73 Readings

Even Dead Grasses Daydream

Kansas goes brown in the winter.

Desperation will tell you that 

brown is sister to gold and that even a dead leaf can sparkle.

But a swath of monochrome posing as a jewel 

won’t fool anyone for long.

The bike keeps the lungs alert 

and the demons from freezing solid.

I ride through dirt alleys, past the hoarder’s house and his junkyard doberman.

I tell the dog he’s a cliche’ and he loses control

of his left ear, tilting his head, his mind defanged.

He knows he’s somehow been insulted.

Past the high fences of the country club

is a park where burrs pop from dead grasses,

clinging like orphans to frayed sleeves and new socks.

On Mondays and Wednesdays a lone gray haired man can be found hitting golf balls

into the great Kansas nothing.  On Tuesdays and Thursdays

a different man stands in the opposite corner of the field, hitting them back.  

They live like pen pals.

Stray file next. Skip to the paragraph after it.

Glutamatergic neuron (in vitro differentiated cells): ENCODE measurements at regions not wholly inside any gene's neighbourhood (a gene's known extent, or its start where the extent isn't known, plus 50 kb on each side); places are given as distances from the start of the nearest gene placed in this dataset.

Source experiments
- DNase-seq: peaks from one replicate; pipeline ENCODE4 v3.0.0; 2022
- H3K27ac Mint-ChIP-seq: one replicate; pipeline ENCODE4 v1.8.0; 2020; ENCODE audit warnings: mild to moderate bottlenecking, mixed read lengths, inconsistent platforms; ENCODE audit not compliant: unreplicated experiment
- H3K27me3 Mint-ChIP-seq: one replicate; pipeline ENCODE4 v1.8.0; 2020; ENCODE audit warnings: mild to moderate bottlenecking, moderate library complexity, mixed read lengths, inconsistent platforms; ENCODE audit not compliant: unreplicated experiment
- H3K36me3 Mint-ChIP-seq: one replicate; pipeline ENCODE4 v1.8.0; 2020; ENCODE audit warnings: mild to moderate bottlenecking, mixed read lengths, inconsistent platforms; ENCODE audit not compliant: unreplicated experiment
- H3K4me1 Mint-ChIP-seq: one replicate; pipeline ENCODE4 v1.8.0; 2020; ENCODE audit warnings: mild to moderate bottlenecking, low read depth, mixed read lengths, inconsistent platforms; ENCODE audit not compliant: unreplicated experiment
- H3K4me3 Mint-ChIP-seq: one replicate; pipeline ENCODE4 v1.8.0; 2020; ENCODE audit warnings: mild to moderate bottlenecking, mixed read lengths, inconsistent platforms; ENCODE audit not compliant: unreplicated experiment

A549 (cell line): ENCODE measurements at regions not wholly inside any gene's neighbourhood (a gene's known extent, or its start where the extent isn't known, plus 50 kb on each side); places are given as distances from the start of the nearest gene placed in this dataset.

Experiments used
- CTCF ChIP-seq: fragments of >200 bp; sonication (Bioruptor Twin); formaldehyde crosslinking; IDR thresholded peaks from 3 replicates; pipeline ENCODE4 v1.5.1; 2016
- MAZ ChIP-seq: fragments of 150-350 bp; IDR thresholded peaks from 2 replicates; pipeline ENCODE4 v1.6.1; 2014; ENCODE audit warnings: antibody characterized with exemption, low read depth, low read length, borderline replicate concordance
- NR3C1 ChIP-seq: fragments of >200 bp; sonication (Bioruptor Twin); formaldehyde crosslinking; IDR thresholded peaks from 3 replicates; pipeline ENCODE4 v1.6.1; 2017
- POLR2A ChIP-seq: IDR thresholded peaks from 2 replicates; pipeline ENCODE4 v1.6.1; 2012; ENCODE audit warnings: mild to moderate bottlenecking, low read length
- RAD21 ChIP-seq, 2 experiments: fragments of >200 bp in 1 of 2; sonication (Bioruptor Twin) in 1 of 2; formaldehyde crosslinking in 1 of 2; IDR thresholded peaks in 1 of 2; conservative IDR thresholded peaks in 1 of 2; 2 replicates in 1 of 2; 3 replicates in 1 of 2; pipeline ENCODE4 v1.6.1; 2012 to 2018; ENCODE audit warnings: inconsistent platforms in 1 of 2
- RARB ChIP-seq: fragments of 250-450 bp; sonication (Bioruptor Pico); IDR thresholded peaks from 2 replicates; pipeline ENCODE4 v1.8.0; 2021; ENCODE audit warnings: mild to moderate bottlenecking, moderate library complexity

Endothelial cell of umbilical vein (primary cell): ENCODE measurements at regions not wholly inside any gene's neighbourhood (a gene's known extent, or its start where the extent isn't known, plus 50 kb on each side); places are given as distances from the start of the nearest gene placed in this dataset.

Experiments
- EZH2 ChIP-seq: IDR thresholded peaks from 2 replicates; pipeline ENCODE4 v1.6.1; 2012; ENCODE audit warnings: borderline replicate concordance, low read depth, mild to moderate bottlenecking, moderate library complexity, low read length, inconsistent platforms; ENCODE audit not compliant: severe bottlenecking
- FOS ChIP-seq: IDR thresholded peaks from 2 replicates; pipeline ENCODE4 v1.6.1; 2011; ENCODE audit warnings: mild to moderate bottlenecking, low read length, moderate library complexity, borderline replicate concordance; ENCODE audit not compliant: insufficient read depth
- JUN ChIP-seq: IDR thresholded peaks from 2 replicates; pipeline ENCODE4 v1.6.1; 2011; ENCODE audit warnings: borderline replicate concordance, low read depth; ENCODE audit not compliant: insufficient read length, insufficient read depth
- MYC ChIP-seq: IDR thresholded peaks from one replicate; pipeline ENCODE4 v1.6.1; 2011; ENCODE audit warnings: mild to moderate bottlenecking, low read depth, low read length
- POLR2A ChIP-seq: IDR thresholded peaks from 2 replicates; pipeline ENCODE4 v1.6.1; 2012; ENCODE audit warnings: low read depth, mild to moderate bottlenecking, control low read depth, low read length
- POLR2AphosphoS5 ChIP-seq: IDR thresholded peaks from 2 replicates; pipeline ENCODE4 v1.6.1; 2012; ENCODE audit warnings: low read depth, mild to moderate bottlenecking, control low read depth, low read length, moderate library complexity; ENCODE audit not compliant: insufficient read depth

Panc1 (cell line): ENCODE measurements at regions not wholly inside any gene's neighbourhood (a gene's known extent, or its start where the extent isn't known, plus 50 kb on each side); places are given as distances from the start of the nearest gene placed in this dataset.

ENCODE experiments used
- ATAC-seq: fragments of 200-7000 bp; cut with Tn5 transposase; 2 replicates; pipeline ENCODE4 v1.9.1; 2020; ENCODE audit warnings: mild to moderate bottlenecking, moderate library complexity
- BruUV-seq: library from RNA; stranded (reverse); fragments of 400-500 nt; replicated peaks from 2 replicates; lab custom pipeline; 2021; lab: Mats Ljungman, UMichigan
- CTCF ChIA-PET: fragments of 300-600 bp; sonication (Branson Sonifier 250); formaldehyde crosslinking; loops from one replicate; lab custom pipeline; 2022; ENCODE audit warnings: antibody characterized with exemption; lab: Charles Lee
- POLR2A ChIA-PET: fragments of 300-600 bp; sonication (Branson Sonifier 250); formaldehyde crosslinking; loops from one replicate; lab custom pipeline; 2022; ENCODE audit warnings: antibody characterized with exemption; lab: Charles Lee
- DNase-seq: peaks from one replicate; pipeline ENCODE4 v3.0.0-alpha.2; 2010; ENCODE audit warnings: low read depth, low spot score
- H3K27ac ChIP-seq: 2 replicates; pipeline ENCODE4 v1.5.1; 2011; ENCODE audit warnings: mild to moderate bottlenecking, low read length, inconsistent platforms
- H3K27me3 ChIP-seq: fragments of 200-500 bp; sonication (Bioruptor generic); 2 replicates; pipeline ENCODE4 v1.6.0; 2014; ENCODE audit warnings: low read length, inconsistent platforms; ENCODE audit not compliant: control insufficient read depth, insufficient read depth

There are gaps in the tree line.

The day comes that I hop the curb and enter the woods

to eat twigs and let low branches ping my spokes.

The bike grows claws and I lose all language.

A trail is nothing but a path worn from use, and a life

is nothing more than a straight line, it’s curves imperceptible 

to the god eye.  Even when a single day

feels like one sawtoothed hour after another.

I don’t know if the trail was here before me 

or if I dug it out with my own blind will. 

Your shadow is there because you’re blocking the light and

repetition makes even a dull whisper feel like stone. 

And then there’s always the possibility that

someone knows the little secret you keep in the woods.

I ride the trail three days a week, leaving four days

for someone else to claim my dream as their own.

Posted 07/30/17
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